On behalf of the millions of members and supporters of the undersigned organizations, we write in strong support of a Sense of the House of Representatives instructing farm bill conferees to insist upon inclusion of a means test for crop insurance subsidies. By putting its support behind Senate-passed language (sponsored by Senators Coburn and Durbin) to reduce by 15 percentage points the crop insurance premium subsidy paid to farmers with adjusted gross incomes over $750,000, the House can help save taxpayers nearly $1 billion. While this would still fall far short of the scope of reforms needed for the farm bill, it would at least introduce some restraint to the subsidized crop insurance program that currently has no limits whatsoever.
Crop insurance is in dire need of reform. It cost more than $14 billion last year and is projected to be more than twice as expensive as the traditional commodity subsidy programs over the next decade. Furthermore, a huge portion of premium subsidies are swallowed up by the wealthiest and most successful farm operations. The top 20 percent of agribusinesses received a staggering 73 percent of subsidy dollars in 2011.
The farm bill process thus far has been a shameful exercise in client politics devoid of the significant changes that would make it worthy of the word “reform.” That the House is reduced to supporting incredibly modest tweaks to crop insurance is evidence of that fact. Given record farm incomes, the time will never be better to trim farm handouts to the wealthy and crop insurance must be the first step.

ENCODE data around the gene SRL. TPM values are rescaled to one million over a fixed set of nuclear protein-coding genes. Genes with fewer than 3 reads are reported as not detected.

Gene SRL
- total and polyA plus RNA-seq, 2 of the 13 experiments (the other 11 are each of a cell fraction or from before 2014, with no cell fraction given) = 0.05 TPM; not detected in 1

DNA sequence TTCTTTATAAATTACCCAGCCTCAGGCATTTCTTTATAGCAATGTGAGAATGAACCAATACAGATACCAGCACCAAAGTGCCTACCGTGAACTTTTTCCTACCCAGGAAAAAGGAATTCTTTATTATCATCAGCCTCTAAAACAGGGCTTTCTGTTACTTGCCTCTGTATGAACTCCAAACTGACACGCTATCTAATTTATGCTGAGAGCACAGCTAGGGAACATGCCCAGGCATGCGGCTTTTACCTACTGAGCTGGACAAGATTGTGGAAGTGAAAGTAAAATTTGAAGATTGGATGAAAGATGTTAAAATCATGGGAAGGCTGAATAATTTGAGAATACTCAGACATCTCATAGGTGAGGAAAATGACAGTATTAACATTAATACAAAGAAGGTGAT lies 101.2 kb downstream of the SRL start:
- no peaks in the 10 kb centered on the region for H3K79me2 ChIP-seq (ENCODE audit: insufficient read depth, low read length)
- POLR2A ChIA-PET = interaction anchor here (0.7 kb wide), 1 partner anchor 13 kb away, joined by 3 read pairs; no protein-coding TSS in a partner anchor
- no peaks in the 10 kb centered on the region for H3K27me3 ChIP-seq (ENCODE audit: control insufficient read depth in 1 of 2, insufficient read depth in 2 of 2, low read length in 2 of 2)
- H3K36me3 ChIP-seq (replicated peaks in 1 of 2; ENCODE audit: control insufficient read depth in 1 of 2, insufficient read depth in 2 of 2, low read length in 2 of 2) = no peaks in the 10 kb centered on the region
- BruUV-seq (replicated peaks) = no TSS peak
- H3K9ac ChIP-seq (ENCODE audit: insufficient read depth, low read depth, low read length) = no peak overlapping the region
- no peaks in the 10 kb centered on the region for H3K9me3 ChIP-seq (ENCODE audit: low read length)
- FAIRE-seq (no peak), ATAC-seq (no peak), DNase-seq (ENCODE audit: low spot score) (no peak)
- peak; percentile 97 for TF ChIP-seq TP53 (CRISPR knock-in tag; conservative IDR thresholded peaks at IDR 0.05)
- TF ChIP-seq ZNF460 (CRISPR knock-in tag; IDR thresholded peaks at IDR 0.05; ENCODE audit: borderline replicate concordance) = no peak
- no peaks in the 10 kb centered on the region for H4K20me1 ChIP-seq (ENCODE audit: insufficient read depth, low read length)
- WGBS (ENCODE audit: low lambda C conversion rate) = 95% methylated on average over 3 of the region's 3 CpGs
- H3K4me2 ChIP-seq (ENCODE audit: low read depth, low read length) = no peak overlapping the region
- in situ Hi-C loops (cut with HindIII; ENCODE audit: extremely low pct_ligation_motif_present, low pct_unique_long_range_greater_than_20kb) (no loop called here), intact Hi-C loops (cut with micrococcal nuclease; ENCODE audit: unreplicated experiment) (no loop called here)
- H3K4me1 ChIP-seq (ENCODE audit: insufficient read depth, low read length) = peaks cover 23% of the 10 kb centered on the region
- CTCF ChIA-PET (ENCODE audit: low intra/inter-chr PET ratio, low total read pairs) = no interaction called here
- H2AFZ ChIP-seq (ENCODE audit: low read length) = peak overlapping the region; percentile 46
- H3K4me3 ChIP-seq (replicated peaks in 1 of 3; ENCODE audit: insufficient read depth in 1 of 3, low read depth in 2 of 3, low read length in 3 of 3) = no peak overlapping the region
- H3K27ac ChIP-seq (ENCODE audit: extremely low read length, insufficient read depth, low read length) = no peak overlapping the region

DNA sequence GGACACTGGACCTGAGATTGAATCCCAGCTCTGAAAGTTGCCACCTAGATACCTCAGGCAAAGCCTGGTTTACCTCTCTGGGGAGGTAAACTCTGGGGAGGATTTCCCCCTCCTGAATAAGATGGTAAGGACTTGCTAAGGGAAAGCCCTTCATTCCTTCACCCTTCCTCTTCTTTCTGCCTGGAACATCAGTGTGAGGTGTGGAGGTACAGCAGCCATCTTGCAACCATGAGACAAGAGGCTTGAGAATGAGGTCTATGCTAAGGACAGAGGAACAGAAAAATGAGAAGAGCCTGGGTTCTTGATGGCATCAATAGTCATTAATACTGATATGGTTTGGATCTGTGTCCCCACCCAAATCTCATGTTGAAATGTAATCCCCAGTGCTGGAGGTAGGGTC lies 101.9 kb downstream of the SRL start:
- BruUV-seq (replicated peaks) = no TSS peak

This Sense of the House cannot solve all of the farm bill’s problems, such as the fact that it contains government-set target prices, new special interest handouts, new income guarantee entitlements, and expanded subsidies for federal crop insurance. However, it is one common sense step toward reining in costly crop insurance and saves taxpayer money in doing so. We urge you to support its passage.
Andrew Moylan, R Street Institute
Phil Kerpen, American Commitment
Al Cardenas, American Conservative Union
Grover Norquist, Americans for Tax Reform
John Tate, Campaign for Liberty
Jeff Mazzella, Center for Individual Freedom
Jonathan Bydlak, Coalition to Reduce Government Spending
Tom Schatz, Council for Citizens Against Government Waste
Mattie Duppler, Cost of Government Center
Seton Motley, Less Government
Duane Parde, National Taxpayers Union
Ryan Alexander, Taxpayers for Common Sense
David Williams, Taxpayers Protection Alliance